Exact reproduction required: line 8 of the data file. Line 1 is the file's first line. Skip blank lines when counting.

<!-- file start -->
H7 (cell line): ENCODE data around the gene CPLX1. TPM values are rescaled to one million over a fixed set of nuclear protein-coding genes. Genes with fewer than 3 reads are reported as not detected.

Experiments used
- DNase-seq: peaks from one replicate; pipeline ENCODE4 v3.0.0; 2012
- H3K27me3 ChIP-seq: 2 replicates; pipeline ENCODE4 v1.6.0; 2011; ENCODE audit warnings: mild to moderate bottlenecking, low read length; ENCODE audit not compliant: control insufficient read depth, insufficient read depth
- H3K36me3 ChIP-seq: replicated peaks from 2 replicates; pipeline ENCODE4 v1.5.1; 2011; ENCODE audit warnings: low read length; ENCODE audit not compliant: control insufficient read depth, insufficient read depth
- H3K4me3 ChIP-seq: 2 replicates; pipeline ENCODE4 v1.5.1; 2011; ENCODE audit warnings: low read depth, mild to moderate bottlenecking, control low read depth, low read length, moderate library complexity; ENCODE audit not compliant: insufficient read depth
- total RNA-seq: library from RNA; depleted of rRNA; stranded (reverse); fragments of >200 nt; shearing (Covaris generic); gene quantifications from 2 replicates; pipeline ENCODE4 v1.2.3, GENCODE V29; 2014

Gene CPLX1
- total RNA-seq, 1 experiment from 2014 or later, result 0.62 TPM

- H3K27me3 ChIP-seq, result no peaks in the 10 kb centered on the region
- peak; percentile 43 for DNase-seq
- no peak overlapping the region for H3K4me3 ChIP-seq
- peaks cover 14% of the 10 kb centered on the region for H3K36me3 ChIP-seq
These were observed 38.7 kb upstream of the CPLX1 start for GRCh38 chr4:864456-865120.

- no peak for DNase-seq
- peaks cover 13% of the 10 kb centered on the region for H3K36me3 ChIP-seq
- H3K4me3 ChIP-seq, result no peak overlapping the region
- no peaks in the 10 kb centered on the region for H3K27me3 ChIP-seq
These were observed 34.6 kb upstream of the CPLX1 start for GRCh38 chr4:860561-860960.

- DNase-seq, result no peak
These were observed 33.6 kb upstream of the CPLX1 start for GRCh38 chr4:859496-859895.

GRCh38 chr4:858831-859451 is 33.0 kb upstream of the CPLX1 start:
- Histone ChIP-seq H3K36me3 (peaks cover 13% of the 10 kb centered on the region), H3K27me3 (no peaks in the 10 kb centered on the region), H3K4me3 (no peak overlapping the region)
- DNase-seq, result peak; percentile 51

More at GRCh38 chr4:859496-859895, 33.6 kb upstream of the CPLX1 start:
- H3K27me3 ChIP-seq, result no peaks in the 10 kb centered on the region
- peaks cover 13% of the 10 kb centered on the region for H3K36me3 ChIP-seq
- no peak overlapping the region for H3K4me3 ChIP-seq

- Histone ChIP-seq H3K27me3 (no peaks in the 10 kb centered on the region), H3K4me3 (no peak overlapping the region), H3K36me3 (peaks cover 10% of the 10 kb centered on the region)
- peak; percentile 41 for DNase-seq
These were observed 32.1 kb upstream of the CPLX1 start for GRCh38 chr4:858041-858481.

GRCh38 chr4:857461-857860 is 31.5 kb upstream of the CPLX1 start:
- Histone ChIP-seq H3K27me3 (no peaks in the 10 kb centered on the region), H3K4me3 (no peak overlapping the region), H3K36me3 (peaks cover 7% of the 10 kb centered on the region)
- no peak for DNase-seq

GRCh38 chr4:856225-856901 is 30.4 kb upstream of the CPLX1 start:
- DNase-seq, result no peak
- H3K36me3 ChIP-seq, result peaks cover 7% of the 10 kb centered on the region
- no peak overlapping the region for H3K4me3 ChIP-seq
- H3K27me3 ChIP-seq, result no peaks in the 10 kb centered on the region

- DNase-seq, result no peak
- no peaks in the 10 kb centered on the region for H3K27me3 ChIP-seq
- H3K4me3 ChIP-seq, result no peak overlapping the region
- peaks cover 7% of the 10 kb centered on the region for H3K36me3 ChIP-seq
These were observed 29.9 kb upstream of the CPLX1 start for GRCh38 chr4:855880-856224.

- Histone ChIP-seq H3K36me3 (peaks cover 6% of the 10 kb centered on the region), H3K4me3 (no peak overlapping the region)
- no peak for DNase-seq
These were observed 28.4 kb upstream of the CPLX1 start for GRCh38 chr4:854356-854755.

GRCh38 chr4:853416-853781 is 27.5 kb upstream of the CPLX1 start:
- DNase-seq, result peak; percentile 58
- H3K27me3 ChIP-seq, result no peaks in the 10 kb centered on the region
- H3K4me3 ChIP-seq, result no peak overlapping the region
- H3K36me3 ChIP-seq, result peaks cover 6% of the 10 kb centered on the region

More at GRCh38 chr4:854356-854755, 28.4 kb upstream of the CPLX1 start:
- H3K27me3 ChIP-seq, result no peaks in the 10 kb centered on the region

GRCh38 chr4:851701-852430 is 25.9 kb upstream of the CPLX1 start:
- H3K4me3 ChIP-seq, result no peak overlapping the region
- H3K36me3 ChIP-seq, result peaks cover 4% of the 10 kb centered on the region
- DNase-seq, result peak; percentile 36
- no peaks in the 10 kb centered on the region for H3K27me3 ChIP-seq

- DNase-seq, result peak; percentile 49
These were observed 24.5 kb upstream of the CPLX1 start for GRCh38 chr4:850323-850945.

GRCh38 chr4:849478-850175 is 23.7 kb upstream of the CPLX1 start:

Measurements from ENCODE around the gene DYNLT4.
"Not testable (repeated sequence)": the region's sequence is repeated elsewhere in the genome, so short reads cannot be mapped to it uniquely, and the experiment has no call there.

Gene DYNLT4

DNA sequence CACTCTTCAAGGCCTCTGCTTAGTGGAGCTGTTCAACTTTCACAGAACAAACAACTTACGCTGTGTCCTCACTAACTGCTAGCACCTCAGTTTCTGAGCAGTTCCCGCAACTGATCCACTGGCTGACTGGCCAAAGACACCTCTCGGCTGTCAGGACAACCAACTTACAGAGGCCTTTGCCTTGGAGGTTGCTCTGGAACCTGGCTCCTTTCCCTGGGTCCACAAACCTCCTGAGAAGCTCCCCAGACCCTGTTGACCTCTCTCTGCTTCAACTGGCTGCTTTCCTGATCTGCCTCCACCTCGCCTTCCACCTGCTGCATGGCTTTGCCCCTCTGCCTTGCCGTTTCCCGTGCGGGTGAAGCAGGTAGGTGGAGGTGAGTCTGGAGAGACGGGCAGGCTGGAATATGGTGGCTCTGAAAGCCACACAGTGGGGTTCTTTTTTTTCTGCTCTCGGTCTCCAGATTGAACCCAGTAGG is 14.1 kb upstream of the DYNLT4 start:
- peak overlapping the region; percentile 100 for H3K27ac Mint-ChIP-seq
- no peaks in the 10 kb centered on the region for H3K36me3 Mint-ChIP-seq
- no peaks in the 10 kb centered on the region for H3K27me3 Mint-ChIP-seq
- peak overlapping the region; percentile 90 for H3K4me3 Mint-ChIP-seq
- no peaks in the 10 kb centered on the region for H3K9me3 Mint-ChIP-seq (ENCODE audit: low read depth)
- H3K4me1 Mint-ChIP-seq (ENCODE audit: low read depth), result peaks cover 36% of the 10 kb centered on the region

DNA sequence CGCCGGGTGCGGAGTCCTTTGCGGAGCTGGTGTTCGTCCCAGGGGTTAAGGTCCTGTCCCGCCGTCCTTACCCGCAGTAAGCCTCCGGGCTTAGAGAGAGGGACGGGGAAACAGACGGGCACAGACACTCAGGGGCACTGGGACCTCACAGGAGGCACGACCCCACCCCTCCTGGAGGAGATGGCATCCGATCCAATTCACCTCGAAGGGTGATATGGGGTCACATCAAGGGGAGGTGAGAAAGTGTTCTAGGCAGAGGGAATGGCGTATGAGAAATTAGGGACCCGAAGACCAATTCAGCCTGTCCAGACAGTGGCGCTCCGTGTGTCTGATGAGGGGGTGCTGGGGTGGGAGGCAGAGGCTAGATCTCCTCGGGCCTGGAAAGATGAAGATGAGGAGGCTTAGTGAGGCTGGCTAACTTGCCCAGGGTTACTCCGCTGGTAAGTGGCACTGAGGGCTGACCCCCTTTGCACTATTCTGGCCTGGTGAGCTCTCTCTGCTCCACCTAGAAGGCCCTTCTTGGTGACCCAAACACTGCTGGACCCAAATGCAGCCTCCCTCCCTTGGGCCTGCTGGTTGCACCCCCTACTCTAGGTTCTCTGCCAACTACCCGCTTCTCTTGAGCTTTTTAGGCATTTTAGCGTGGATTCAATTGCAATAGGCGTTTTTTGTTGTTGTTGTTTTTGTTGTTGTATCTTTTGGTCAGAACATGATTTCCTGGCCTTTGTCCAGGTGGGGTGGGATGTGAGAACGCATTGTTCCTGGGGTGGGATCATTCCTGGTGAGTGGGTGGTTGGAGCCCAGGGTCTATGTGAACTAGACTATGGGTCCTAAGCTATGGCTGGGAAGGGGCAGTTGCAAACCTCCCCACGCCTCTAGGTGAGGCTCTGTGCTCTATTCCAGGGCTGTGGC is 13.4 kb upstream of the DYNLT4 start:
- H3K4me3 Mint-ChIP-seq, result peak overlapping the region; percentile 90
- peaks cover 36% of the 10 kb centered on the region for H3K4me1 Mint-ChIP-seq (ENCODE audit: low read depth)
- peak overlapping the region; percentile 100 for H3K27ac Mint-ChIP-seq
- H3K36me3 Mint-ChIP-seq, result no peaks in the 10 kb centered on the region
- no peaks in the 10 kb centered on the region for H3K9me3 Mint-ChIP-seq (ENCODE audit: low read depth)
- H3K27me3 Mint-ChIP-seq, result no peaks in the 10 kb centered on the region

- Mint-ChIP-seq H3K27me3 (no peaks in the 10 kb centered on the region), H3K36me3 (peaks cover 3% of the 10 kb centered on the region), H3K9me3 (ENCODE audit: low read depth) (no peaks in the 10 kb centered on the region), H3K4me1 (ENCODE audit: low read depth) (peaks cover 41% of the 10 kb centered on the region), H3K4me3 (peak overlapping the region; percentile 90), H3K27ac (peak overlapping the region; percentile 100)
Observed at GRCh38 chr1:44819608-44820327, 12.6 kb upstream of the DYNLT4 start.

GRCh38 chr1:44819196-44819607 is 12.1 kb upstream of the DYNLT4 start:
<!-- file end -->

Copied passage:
Gene CPLX1